I was very angry when I heard their outcry and these words. I took counsel with myself, and I brought charges against the nobles and the officials. (Nehemiah 5:6–7, ESV)
When Nehemiah heard about the injustice against the people, the text says he was “very angry.” It doesn’t say he was angry. It says “very angry.”
I am sure many of us have overreacted to situations. We allowed our emotions get the better of us. We said or did things we would later regret. The reason was that we reacted without thinking. We were simply responding to our emotions.
But it says that before Nehemiah acted, he took counsel with himself. It was a good thing when we consider how angry he was. Acting on anger (rage) towards others rarely ends well. It doesn’t mean that Nehemiah did not have a right to be angry. He was rightfully angry. But it was important to thoughtfully respond to his anger. Anger is not a bad thing in itself. It is how we respond to that anger.
How can you step back from your emotions to consider a situation? It may be taking a deep breath. It may be going to God in prayer. It may be taking some time to journal. It may be discussing the situation with a confidant or prayer partner.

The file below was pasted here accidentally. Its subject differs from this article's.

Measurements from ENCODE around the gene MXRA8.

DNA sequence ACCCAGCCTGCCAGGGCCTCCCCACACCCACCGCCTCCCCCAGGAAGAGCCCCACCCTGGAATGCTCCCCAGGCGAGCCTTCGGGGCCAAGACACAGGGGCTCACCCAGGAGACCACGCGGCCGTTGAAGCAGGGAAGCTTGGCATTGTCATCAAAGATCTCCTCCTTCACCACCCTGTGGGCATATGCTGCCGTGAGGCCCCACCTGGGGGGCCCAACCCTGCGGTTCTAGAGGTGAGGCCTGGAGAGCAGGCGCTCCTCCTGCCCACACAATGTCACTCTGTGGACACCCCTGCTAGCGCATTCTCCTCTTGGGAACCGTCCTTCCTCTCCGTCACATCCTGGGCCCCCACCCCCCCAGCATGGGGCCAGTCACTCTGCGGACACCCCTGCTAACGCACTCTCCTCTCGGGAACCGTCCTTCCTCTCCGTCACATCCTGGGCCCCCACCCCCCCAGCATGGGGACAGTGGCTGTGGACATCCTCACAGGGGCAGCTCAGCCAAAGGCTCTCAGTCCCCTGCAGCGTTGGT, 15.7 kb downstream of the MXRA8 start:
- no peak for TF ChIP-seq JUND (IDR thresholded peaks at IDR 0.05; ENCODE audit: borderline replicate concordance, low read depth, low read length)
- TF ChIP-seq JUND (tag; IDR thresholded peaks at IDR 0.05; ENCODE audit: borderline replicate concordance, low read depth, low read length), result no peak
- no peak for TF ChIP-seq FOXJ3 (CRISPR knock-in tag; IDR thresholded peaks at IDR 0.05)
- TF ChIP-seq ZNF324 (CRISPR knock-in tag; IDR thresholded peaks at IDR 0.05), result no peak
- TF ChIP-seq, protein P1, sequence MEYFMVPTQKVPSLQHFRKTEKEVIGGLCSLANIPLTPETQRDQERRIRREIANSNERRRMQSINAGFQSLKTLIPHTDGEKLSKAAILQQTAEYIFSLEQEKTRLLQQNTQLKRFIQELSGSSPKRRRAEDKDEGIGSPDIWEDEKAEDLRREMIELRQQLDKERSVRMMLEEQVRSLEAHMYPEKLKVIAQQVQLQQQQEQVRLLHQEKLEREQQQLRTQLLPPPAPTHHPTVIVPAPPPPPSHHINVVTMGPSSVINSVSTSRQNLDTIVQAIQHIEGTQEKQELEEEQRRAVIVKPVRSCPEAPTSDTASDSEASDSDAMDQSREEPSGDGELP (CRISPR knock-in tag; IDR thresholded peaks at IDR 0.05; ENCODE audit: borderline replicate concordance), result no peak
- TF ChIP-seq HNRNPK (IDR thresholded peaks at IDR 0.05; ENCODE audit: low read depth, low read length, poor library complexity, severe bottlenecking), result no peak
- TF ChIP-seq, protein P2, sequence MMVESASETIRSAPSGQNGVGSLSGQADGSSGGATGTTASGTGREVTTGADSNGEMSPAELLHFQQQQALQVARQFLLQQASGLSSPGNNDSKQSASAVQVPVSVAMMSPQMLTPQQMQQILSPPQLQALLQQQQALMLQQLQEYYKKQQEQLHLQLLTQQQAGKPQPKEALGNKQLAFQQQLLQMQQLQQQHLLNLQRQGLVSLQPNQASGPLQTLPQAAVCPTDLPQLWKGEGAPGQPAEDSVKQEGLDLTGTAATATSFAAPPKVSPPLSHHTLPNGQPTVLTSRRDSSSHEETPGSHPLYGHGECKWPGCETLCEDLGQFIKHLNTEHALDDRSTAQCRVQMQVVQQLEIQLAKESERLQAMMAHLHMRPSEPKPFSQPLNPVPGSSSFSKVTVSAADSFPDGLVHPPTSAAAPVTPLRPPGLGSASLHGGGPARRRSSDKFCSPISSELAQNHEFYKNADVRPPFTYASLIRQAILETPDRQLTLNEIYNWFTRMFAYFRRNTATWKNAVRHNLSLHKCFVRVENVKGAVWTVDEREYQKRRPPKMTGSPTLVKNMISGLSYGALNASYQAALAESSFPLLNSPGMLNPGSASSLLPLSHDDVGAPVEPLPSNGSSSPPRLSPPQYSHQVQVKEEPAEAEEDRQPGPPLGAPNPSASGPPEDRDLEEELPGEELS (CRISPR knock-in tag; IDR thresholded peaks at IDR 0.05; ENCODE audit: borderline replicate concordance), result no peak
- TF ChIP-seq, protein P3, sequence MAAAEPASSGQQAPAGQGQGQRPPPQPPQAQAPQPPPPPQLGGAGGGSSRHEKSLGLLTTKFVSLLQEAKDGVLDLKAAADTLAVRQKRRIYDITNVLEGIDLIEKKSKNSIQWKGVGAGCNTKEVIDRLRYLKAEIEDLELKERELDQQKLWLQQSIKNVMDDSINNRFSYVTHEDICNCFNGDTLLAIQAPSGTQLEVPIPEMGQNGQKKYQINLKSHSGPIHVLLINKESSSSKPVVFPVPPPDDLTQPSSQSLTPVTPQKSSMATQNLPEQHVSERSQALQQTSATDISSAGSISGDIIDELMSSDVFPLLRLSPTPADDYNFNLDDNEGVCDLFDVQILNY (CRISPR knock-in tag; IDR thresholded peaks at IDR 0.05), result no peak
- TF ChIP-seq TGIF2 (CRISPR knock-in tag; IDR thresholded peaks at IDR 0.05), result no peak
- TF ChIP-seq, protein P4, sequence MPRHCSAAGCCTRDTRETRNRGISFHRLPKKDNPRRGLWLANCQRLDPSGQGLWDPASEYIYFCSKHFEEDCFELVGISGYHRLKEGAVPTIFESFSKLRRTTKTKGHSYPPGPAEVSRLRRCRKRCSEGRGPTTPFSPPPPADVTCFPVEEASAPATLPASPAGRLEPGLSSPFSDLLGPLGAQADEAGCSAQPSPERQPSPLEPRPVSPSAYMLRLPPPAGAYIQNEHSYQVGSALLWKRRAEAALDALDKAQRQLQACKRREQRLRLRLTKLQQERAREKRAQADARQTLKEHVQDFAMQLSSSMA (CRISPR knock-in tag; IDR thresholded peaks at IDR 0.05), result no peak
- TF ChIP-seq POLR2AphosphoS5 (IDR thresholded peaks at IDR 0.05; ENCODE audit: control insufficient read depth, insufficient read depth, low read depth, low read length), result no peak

Where have you acted rashly and need to seek repentance? Often the best course of action is no action. Listen first. Think through the situation. Pray for God to guide your actions so that the thing you do would be the thing that brings him glory.
- Have you ever regretted how you responded to a situation?
- How can you prevent yourself from responding impulsively when a situation requires thoughtful judgment?
Lord, I ask for your forgiveness for the times I have acted impulsively and hastily responded to situations that required calm. I ask that you would give me a Spirit of humility to listen, to think, and to pray before taking action. Guide my words and my actions so that they always bring glory to your most holy name. Amen.